When over 50% of Scrum implementations fail to deliver on time, on budget, with happy customers according to Standish Group data, we need to find tools and techniques to help us improve the odds against this. Essence is the key to driving success!
Scrum is by far the most widely used agile framework in the world, but we’ve also found that 58% of Scrum implementations fail. Scrum itself is not the issue but it’s in how it is adopted and put into practice. Further investigation reveals that of the 21 components of Scrum, the average team implements 1/3 of them well, 1/3 of them poorly and 1/3 of them not at all. With that level and quality of implementation it is not surprising that we are not always seeing the full potential that Scrum offers.
How can we help teams get better at understanding, adopting, using and improving Scrum?
Essence the key to success
Essence is an industry standard for describing practices, which means there is no change to the actual Scrum content but an enhanced way for presenting it to teams. One of the main things you notice with Essence is the use of cards to represent the main concepts of any practice. There are a few simple types of card representing principles, roles, activities and the things produced. Here’s the 21 cards that describe Scrum.
These cards give an instant tactile way to manipulate the ideas, particularly when used with a team to play some serious games. We’ve described some of these games in an article at ACM Queue entitled “Scrum Essentials Cards”. The example games there illustrate using them for:
- Learning new practices and enhancing training events
- Improving a team’s way of working in Retrospectives
- Coordinating the team around activities
- Agreeing Responsibilities within the team and other stakeholders
- Tracking Progress of the key items under development
- Determining the current status of the endeavor
When you get the cards in your hand you will no doubt develop your own games and can use them whenever discussions happen around how you work.
The cards are used to drive the discussions within the team and always have a few sentences summing up each concept. Putting this information at the fingertips of the team means there are useful brief reminders and avoids things being forgotten or misremembered. It moves the team away from perhaps incorrect opinions and gives them a common point of truth around the Scrum framework.
The Essence cards keeps the process alive and visible in the regular work and can make team discussions around process fun and focussed!
In our own Scrum training we play a game called Build Your Own Scrum where teams place the cards on flipcharts and join them up with lines and labels to describe Scrum. One attendee said they learnt more in that 1 hour exercise with the cards than they had in the last 6 years working in a Scrum team!
Using Essence to mix and match with other Practices
One of the reasons Scrum is so successful, long-lived and widely adopted is because it keeps the focus on how a team effectively comes together to get work done. It is a true framework so doesn’t prescribe how other things are done such as requirements, design, coding, testing, etc. These other things can be adopted as appropriate for each team to suit them and their circumstances and can change over time while the Scrum framework stays the same. This gives flexibility and allows Scrum to be used in many ways, even for teams that have nothing to do with building software systems!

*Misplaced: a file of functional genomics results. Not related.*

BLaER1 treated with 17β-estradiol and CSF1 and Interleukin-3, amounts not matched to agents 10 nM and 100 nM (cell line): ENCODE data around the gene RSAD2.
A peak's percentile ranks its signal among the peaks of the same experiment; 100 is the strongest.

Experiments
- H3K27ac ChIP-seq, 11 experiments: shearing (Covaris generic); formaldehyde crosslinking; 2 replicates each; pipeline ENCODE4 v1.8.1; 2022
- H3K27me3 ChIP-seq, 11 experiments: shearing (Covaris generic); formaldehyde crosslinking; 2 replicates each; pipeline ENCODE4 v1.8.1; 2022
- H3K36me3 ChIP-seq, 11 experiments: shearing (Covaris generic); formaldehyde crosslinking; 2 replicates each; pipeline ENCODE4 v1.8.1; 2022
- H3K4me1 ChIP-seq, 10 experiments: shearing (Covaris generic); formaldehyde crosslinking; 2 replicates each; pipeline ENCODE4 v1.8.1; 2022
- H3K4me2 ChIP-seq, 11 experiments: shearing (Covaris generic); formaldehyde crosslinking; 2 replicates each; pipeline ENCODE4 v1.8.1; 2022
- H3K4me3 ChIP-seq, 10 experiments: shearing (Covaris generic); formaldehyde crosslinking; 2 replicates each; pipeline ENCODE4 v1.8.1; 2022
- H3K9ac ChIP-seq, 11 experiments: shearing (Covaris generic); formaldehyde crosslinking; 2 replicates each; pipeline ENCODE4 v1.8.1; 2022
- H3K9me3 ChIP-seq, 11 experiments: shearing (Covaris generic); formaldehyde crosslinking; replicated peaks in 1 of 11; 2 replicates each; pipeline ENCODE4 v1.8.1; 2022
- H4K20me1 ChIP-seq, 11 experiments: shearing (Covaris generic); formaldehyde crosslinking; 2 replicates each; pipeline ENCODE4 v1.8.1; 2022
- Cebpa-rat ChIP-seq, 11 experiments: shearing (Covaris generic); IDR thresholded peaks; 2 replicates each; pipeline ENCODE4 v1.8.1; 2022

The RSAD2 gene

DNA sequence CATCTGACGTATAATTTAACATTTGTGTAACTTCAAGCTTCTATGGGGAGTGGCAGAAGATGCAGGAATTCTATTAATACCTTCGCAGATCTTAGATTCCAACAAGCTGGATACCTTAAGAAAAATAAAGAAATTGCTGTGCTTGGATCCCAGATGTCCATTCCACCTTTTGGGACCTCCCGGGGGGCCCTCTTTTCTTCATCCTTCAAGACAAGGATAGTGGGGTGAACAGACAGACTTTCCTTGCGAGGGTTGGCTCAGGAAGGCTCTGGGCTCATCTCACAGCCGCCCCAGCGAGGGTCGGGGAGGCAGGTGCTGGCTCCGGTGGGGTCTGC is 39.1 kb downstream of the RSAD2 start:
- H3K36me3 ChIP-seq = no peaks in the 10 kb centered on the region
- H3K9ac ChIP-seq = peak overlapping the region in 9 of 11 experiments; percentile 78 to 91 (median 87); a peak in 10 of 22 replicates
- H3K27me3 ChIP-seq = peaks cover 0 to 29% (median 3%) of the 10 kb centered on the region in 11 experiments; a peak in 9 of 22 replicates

The Essence standard has this same philosophy and doesn’t prescribe how to work. It enables practices from different sources to be compared and composed with each other. So for requirements work you could adopt a Feature-driven practice, a User Story Practice, a Use Case Practice, any other Requirements Practice or maybe a combination of them that you can customize yourself.
Scaling up by adding and adopting additional practices is far better than starting with a large prescriptive ‘framework’ and deciding what to leave out. You often end up adopting more than you need, with techniques you don’t want but they come with the larger frameworks. Teams without experience find It difficult to make these choices and often end up following too much process blindly without really understanding why they are doing things. With Essence you adopt one practice at a time with each focussed on solving one problem well.
See the Big Picture with Essence
A powerful new idea that the Essence standard brings is formally describing the lifecycle of states that key items go through with simple checklists. These things we care about tracking are called Alphas, with examples like your Scrum Product Backlog Items or Improvements.
You are probably used to managing hundreds of these small Alphas, such as your individual backlog items, but many teams struggle to see the bigger picture in play. Essence helps here by describing a set of top-level Alphas called the Essence Kernel. They are applicable to all teams allowing you to see where you are in the big picture and plan what you need to achieve next. It covers the lifecycles of Stakeholders, the Opportunity, Requirements, Software System, Team, Work and the Way of Working. Once again this is described in a way that is completely independent of the practices you use. So, it is non-prescriptive yet gives a structure for the other practices you choose to fill in the details while still being able to see the higher-level view.
Using the Essence Kernel will make your Scrum better by helping you to consider the wider, holistic view necessary to ensure success and identifying where you need new practices to supplement the Scrum framework.
Try Essence with your Scrum team now
Why not try Essence out now and see how you can make your own Scrum implementation better. A good place to start would be to get hold of the Scrum Essence cards and use them in a Retrospective to assess how you’re doing and to identify your own improvement actions.